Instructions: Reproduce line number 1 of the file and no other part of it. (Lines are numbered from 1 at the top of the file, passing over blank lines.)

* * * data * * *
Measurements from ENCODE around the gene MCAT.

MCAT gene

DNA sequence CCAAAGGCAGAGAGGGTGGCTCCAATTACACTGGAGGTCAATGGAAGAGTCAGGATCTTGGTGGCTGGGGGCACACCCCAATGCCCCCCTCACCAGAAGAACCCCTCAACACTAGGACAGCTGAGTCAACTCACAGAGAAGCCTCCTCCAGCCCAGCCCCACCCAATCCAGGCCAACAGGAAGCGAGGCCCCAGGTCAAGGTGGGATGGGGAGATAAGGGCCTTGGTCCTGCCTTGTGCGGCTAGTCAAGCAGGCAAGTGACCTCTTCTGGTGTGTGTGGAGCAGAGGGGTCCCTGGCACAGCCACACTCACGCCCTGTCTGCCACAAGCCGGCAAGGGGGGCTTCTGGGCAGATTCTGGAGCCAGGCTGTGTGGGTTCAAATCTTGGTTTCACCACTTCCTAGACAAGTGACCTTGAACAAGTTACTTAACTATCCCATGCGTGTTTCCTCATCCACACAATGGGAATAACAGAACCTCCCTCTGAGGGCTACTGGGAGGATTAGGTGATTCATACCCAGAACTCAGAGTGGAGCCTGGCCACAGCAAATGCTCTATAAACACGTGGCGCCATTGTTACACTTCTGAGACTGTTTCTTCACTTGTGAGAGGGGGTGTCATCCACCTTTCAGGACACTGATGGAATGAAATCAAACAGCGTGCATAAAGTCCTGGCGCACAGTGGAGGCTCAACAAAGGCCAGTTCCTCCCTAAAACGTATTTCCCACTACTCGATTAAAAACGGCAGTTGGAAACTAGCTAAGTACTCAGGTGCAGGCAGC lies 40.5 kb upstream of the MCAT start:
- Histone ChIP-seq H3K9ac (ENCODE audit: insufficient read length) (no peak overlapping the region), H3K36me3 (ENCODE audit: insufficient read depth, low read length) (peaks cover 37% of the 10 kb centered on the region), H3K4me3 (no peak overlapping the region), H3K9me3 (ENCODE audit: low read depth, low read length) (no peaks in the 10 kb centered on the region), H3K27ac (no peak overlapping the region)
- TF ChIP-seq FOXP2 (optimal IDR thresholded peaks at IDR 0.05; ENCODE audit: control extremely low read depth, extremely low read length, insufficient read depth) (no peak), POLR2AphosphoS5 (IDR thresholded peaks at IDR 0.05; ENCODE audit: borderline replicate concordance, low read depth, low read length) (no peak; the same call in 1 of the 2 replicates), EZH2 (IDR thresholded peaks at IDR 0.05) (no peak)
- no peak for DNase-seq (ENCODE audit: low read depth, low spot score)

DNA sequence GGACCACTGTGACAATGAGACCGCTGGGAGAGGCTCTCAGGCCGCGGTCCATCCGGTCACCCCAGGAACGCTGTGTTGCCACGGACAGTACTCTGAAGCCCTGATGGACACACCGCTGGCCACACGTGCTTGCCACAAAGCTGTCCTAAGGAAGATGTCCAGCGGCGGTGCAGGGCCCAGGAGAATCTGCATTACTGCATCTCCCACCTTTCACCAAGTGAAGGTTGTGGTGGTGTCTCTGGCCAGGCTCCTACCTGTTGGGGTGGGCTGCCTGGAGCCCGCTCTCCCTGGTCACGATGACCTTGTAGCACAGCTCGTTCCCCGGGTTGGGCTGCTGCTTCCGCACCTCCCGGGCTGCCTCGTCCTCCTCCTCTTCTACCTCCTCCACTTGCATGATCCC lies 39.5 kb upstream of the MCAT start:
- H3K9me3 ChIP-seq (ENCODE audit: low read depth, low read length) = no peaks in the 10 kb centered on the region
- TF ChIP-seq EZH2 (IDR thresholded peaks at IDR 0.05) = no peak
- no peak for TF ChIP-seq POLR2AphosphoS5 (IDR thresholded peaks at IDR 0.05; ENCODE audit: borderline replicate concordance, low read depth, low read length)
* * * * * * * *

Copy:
Measurements from ENCODE around the gene MCAT.